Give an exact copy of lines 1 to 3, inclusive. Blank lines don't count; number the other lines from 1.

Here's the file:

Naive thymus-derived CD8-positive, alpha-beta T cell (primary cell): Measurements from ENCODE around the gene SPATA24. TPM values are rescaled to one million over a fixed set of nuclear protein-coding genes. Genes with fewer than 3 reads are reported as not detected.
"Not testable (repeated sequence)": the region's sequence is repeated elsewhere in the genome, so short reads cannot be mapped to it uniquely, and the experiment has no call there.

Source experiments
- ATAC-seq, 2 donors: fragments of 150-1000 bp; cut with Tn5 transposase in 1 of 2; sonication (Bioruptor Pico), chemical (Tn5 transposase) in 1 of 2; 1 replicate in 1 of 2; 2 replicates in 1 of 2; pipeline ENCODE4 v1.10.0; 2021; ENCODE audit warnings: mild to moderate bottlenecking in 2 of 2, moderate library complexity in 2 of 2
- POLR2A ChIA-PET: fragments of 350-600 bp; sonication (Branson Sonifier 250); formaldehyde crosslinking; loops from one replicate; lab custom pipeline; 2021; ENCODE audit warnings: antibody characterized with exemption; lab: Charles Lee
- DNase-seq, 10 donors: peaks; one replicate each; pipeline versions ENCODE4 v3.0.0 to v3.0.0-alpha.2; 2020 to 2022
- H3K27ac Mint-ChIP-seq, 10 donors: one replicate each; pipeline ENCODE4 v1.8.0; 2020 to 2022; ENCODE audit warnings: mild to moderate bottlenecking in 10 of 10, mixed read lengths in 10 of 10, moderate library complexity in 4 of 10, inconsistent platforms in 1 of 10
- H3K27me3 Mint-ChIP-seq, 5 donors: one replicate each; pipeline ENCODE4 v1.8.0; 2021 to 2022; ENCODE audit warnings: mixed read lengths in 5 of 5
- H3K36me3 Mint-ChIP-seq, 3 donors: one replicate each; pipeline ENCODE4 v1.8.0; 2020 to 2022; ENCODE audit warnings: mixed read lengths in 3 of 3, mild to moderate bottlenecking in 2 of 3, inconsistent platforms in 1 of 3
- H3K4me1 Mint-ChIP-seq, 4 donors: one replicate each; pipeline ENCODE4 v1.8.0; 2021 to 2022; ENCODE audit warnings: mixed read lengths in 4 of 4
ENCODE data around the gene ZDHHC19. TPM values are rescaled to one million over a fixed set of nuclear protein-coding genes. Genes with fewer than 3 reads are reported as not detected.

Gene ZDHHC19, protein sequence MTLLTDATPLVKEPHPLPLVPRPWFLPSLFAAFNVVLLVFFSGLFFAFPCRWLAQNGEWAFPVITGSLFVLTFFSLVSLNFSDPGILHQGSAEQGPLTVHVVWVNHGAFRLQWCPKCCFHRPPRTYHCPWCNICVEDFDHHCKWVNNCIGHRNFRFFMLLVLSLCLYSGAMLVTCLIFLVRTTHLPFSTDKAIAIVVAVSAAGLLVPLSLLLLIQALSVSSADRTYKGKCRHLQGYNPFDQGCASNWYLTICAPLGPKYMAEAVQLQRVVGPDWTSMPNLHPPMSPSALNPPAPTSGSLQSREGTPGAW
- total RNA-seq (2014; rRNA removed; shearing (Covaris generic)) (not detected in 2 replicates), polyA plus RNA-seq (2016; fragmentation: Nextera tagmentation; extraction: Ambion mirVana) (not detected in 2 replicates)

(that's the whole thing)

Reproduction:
Naive thymus-derived CD8-positive, alpha-beta T cell (primary cell): Measurements from ENCODE around the gene SPATA24. TPM values are rescaled to one million over a fixed set of nuclear protein-coding genes. Genes with fewer than 3 reads are reported as not detected.
"Not testable (repeated sequence)": the region's sequence is repeated elsewhere in the genome, so short reads cannot be mapped to it uniquely, and the experiment has no call there.

Source experiments